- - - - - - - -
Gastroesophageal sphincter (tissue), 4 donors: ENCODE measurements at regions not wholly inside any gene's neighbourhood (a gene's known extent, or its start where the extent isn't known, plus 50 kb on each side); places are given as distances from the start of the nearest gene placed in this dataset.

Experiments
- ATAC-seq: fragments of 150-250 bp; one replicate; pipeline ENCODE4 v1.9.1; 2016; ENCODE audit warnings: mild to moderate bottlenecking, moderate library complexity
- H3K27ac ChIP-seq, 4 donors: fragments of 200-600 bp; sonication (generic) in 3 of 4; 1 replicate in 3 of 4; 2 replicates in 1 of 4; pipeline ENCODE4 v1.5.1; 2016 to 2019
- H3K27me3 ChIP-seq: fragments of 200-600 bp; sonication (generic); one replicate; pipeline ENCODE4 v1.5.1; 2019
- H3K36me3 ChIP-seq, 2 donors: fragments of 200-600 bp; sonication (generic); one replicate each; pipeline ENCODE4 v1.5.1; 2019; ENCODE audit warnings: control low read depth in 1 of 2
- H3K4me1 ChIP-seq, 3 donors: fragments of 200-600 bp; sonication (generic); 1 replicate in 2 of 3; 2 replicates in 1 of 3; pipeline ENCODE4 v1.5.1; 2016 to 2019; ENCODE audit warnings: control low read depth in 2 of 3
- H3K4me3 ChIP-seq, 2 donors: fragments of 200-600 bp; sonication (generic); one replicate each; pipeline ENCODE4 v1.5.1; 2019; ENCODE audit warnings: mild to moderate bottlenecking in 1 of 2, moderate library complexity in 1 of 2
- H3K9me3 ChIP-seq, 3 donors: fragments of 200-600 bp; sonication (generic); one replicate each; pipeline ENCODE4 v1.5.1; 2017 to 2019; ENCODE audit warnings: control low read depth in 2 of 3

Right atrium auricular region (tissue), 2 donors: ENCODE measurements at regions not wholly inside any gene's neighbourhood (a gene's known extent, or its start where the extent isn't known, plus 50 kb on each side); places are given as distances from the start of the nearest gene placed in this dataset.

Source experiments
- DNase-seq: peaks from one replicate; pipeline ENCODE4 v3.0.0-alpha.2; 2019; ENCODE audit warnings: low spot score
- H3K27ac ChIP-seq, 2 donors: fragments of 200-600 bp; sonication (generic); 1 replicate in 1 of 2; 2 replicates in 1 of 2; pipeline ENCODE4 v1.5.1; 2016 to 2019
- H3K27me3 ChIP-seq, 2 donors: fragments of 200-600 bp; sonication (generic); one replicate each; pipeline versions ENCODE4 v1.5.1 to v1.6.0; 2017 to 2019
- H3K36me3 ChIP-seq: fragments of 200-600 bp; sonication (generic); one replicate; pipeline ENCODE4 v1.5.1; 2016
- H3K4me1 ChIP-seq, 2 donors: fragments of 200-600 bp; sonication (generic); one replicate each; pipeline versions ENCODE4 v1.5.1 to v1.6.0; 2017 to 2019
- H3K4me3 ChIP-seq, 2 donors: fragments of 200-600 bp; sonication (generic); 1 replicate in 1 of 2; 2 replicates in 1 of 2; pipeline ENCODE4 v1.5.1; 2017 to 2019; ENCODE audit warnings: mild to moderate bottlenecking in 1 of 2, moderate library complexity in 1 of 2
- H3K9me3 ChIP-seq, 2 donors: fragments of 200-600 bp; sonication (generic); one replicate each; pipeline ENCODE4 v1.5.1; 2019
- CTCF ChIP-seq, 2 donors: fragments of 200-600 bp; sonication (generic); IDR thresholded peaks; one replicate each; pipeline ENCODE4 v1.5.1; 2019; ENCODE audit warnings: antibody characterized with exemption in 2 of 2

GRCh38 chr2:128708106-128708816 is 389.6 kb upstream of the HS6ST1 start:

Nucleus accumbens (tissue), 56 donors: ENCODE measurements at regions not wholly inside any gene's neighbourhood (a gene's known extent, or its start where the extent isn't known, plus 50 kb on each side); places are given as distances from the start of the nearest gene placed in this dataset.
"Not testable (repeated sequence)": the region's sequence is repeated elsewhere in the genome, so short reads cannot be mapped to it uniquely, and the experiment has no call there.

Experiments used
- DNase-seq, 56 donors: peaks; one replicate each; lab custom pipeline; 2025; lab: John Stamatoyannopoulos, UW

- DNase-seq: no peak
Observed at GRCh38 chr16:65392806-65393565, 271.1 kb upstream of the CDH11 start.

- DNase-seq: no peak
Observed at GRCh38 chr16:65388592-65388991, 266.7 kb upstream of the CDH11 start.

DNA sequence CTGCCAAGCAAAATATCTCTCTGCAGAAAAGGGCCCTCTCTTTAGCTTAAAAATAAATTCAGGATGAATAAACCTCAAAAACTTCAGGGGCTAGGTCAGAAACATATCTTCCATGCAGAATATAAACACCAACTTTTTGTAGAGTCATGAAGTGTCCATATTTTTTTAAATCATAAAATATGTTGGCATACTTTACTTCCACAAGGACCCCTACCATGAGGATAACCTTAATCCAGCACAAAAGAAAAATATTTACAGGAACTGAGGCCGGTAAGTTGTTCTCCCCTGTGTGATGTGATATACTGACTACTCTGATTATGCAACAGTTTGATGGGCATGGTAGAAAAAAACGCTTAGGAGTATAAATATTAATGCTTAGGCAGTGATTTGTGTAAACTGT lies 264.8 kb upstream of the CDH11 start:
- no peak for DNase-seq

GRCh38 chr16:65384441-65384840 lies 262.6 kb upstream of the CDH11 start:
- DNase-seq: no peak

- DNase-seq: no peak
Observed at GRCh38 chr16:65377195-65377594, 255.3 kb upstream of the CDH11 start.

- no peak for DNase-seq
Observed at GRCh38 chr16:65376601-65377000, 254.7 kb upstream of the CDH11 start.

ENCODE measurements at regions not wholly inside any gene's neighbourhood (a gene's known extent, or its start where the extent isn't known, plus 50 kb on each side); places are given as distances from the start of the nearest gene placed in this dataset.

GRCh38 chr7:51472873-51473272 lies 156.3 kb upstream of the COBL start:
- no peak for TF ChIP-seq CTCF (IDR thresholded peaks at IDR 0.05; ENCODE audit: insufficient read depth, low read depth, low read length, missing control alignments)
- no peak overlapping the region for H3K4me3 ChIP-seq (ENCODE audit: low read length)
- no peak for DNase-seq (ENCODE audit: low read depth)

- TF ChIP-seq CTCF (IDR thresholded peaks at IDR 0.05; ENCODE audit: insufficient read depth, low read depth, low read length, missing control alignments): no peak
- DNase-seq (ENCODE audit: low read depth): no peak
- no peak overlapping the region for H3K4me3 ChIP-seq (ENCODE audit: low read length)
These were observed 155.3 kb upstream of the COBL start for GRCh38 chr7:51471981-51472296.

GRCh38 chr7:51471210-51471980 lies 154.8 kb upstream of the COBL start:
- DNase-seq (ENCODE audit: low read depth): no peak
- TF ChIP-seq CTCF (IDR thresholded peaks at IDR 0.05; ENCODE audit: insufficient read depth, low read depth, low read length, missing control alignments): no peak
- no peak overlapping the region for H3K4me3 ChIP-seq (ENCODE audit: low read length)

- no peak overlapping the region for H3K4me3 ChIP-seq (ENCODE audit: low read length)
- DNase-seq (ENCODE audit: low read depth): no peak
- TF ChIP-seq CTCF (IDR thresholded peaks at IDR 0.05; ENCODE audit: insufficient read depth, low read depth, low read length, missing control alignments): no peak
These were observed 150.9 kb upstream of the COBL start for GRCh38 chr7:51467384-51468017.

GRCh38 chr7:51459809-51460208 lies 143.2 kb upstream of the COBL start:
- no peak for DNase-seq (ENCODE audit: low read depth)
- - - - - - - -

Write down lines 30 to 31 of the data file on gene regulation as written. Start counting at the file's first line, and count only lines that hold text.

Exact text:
- no peak for DNase-seq

GRCh38 chr16:65384441-65384840 lies 262.6 kb upstream of the CDH11 start: